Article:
CIOs say GDPR certainly impacts business leaders. The impact, however, depends on how well-governed a firm already is regarding data and privacy. Many CIOs say they were GDPR-ready way in advance. Others say that the impact will be understood when their organizations embrace privacy as a concern for their organizational mission. Amazingly, there are business leaders, with all the hacks, that still do not get the business impact for privacy.

Having said this, CIOs say there tends to be great concern about GDPR and a desire to understand how to comply. They say that this is a ripe environment for ‘privacy powwows’. CIOs say some organizations are struggling to understand what needs to be changed or the impact of GDPR upon business processes. There is especially a lack of understanding about where data resides. CIOs say it is important at any collection point that the business knows what they're collecting and why they are collecting it. CIOs, say that they cannot think of any data collection (forms, web pages, etc.) where there shouldn’t be intent behind what is being collected.

CIOs suggest that in many ways, GDPR is a catalyst for organizations to rethink how they manage, structure, protect, track, copy, and delete data. With this said, CIOs say this is much easier said than done. For this reason, CIOs say, unfortunately, many business leaders don't have a clue to how complicated GDPR is making data management. CIOs say their business leaders may understand that they need to meet GDPR compliance but do not always understand the total business impact. CIOs suggest that it is often their job to explain GDPR and map it out. They say it helps to start the discussion by acknowledging the need for business process improvement. CIOs say that they need to help here with the business processes and technical underpinnings needed to redefine how data is managed. CIOs suggest that businesses cannot merely segment/segregate data to comply.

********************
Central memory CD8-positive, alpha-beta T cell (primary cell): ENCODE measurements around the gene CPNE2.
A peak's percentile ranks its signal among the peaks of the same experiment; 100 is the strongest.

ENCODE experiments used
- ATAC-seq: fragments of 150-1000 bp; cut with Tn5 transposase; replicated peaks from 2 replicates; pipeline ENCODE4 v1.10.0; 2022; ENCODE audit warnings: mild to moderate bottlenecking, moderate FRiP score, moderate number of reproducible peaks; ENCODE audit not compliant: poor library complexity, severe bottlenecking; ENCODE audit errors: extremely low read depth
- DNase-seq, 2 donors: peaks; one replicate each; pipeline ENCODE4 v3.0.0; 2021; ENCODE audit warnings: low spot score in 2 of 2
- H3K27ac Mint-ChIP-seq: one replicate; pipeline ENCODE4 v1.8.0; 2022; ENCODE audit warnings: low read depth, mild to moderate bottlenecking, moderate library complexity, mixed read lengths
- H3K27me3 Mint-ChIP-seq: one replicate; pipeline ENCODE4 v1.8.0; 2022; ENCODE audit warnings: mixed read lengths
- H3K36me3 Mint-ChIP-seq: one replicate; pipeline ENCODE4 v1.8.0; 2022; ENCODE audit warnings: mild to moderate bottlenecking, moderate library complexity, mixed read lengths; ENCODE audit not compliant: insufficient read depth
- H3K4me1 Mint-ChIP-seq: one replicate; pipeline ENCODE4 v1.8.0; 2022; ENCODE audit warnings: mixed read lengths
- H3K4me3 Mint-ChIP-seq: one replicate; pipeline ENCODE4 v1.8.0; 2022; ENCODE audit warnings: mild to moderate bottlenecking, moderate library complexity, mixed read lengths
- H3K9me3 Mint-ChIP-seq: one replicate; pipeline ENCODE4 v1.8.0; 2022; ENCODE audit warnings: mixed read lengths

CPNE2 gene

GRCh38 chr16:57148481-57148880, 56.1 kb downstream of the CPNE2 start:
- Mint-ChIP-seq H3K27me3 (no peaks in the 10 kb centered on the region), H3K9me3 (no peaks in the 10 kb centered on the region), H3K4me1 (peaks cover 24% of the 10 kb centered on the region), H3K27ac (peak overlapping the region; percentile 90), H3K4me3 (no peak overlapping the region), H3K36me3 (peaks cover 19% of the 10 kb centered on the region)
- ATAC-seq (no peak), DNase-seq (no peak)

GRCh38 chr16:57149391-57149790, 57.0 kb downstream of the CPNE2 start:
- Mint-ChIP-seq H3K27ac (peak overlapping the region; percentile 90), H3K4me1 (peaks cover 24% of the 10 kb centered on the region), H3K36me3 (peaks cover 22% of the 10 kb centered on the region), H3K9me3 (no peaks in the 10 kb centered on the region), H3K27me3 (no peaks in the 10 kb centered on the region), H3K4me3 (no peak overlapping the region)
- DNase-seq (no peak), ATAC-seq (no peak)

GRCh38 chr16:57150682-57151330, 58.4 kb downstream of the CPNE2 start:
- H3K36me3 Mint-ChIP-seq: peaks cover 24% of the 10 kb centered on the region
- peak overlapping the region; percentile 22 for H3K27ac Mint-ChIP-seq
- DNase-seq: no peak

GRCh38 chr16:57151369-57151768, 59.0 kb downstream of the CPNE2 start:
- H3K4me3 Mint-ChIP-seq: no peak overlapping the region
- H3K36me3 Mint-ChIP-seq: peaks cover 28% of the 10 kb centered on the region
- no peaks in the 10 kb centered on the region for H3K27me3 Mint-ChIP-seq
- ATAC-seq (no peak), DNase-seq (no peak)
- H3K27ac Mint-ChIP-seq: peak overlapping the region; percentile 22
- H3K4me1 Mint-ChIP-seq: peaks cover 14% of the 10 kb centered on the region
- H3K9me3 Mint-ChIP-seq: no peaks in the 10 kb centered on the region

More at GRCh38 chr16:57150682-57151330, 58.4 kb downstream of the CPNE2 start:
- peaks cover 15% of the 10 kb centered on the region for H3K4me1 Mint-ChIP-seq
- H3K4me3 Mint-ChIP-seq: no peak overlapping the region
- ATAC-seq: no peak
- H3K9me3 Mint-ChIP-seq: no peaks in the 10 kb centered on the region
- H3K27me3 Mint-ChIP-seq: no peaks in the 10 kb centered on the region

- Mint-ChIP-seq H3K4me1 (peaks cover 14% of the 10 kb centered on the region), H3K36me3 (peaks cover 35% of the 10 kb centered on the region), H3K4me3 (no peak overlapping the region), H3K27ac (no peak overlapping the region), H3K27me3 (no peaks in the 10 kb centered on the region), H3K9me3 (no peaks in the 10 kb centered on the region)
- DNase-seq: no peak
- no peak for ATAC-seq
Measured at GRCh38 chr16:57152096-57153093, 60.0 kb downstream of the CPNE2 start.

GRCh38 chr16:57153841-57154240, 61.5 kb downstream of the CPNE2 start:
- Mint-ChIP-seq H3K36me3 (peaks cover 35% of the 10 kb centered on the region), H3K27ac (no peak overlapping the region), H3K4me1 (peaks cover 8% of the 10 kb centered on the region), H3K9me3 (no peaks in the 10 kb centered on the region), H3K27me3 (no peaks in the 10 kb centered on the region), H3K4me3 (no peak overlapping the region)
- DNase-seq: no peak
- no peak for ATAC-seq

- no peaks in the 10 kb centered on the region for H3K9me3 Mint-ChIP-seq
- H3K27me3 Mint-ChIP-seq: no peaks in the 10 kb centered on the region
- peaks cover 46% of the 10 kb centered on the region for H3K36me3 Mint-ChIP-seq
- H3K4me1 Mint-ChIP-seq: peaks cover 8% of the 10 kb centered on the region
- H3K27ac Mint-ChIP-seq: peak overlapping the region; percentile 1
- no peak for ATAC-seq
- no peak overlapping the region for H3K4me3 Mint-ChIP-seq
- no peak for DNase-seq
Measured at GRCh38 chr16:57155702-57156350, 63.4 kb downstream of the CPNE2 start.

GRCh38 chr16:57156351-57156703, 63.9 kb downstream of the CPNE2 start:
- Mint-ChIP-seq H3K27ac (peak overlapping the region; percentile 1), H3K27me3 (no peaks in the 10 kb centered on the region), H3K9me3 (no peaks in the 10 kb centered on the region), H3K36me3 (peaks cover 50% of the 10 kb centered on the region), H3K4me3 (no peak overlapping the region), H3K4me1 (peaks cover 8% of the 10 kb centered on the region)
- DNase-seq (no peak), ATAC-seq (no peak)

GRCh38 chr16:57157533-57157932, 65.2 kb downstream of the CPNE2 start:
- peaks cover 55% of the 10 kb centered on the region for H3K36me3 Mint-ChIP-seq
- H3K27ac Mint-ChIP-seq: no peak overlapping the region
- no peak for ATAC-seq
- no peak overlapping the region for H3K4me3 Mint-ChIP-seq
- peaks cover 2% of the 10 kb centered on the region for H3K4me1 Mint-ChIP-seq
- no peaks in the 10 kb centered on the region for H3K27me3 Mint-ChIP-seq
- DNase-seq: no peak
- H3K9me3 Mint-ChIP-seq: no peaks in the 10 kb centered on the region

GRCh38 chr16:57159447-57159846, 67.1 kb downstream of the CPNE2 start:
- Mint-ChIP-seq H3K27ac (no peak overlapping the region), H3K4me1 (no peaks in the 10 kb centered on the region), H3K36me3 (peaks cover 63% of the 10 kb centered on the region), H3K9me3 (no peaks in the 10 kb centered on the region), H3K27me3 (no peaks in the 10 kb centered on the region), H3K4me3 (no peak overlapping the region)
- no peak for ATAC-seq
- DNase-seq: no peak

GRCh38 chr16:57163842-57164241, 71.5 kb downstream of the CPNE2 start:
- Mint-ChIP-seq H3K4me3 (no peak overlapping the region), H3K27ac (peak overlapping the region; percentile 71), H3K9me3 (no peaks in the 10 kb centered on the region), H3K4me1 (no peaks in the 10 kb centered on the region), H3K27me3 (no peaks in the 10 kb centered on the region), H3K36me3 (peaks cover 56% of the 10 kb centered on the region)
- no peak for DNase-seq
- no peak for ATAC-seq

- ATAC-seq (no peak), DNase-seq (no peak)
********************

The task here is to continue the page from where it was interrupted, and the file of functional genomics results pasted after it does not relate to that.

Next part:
Getting clarity on data protection impact is trickier. Various internal teams and external partners can share and exchange data. However, not everyone should have access to the sensitive data that flows through enterprise business processes. Data management and security are required to ensure there are adequate controls for how sensitive data is handled.

What learnings have you had so far from GDPR that could be valuable to other CIOs?

CIOs say that it is important to think with CDOs about establishing data stewardship. Everything needs to be rethought in conjunction with data stewards. The truth is GDPR is much bigger than IT. CIOs say the vendors in the data management space along with the business users who drive the data usage are part of the challenge.

CIOs say the regulatory environment in the U.S. hasn't helped. The sector-by-sector approach reflects how out of hand it gets. CIOs don't mean to imply that blame lies elsewhere. The US, however, does not have a fundamental right-to-privacy.